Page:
There are undoubtedly several scriptural texts which could – wrenched from their context – be twisted so as to support animal exploitation. With such liberality of exegesis one could condone slavery, apartheid, polygamy and concubinage! The fact is that this wonderful volume from God, considered as a whole and panoramically, reveals a long story. It soon shows the repercussions of a fall: of a world far removed from the way our wonderful Lord had originally planned it. It equally shows that those characters who are closest to Him are the moral and spiritual pioneers, always ahead of their own generation.

The vegetarian harmonious life style which existed before a deluge is succeeded by a world of universal suffering and death. That an innocent unblemished life should bear the punishment of those who’d turned an ordered creation into an ugly chaos was reflected in the sacrificial system – the pain of which was in the heart of God from before the very creation. The Lamb of God would one day die for the sins of the transgressors. And at the end of the sacred volume it is God’s Son in the form of a lamb who leads the worship of varying forms of life in a paradise restored.

Pain and suffering is the lot of this present age. It is the inheritance of all forms of life. However, the Kingdom of God for which we pray has been visualised in many past biblical eras. It has been referred to by some as a coming millennium. And indeed, though much prophecy refers to things getting morally worse in the latter days, our longing is for Messiah to return and rule. When he does, wrongs will be righted: ‘the wolf shall lie down with the lamb. The lion shall eat straw (be vegetarian) as the ox. The little child shall lead them’.

Yes, in that day ‘the meek will inherit the earth’. But what about the meantime? Should Christians simply sit back and say: “Let’s do nothing. Let’s eat flesh; let’s ignore the factory Belsens; let’s reintroduce slavery – Wilberforce had no right to oppose it: he should have spent such time getting people ‘born again’ ”. Of course not! Alas, far too many who claim to be so regenerated couldn’t care a toss about animals being tortured for either meat or medical research. They could be compared with those who shackled their slaves for the night then retired round the family hearth to lead family prayers. Yes, their schizophrenic life style must surely stink before the One who gave Himself the lovely name of ‘The Good Shepherd’.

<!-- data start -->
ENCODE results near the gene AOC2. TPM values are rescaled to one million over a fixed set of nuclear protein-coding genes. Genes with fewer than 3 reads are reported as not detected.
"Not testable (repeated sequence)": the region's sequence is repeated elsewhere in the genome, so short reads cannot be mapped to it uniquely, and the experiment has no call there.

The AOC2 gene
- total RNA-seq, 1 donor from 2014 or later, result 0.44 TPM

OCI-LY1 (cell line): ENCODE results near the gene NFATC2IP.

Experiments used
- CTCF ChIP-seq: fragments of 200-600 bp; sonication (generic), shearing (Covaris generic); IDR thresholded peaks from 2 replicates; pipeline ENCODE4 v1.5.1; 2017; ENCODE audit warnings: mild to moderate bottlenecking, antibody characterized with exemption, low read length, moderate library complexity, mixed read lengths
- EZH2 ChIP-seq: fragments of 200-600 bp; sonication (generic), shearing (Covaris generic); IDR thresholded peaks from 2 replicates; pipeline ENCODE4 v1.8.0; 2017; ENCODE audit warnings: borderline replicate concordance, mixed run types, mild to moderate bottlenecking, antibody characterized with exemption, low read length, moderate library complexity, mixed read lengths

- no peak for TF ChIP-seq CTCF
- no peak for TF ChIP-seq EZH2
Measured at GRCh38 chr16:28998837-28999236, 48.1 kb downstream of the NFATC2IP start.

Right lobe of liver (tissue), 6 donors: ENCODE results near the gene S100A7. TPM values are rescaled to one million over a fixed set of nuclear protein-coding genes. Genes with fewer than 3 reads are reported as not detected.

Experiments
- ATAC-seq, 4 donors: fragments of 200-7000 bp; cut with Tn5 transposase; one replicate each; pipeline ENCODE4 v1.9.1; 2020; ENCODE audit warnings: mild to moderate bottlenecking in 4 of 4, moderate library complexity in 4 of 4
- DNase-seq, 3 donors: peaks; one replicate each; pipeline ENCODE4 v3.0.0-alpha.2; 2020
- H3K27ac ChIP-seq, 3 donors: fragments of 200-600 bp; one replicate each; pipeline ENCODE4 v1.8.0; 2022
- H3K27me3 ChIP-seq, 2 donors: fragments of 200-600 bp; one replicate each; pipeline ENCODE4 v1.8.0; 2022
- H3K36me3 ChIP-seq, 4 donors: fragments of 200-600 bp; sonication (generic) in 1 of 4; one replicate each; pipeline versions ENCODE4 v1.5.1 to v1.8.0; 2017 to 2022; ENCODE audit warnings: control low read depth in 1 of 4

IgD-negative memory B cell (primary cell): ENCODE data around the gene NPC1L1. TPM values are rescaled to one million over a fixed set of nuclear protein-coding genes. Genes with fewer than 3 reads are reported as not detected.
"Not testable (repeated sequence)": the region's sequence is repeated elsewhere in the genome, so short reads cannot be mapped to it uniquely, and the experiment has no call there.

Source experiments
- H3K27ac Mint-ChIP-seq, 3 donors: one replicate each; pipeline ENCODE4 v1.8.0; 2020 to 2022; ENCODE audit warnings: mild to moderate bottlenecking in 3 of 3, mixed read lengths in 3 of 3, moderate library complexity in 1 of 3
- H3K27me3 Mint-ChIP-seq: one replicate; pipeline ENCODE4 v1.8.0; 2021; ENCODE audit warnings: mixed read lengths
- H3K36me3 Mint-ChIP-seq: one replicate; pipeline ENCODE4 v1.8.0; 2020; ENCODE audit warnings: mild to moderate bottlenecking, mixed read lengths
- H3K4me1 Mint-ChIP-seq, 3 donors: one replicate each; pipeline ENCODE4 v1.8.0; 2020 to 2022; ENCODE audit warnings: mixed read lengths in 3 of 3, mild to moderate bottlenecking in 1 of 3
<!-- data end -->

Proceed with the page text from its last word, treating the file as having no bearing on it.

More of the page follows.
Though prophecy will be fulfilled when this Jesus of the New Testament returns to rule, it is our task to pave the way for Messiah’s coming. ‘His’ Kingdom is nearer at hand than ever before, and we who profess to be followers of this Good Shepherd ought to reflect His character here and now. The whole of creation groans in pain, awaiting for us to bring about their deliverance. WE ought to be a foretaste to them of the millennium to follow. Dare any of us say that we are ‘filled with the spirit’ or that ‘Christ liveth in me’ if we do not show the love and care for the larger creation which was that of the Galilean Himself?

You may seek to justify your indifference by arguing, biblically, that animals were to be under the dominion of man. But using the same analogical context woman was to be under the dominion of her husband! The New Testament thankfully enlarges on the care and stewardship that goes with the latter. (The Bible written for humans naturally gives more prominence to them. You could hardly expect it otherwise!) Though the Church was subject to Christ’s headship, He literally lay down His life for her. In a similar attitude, the apostle Paul reminds us, should a husband live and sacrifice himself for his wife!

Similar to the above, with the command to have dominion over the animal kingdom there goes with it the need for humans to exercise a caring and sacrificial stewardship. Indeed, as Jesus knew, good eastern shepherds literally fulfilled this role towards those four legged creatures over whom they had dominion: ‘the good shepherd (when necessary) will lay down his life for the sheep’. What a contrast to modern husbandry!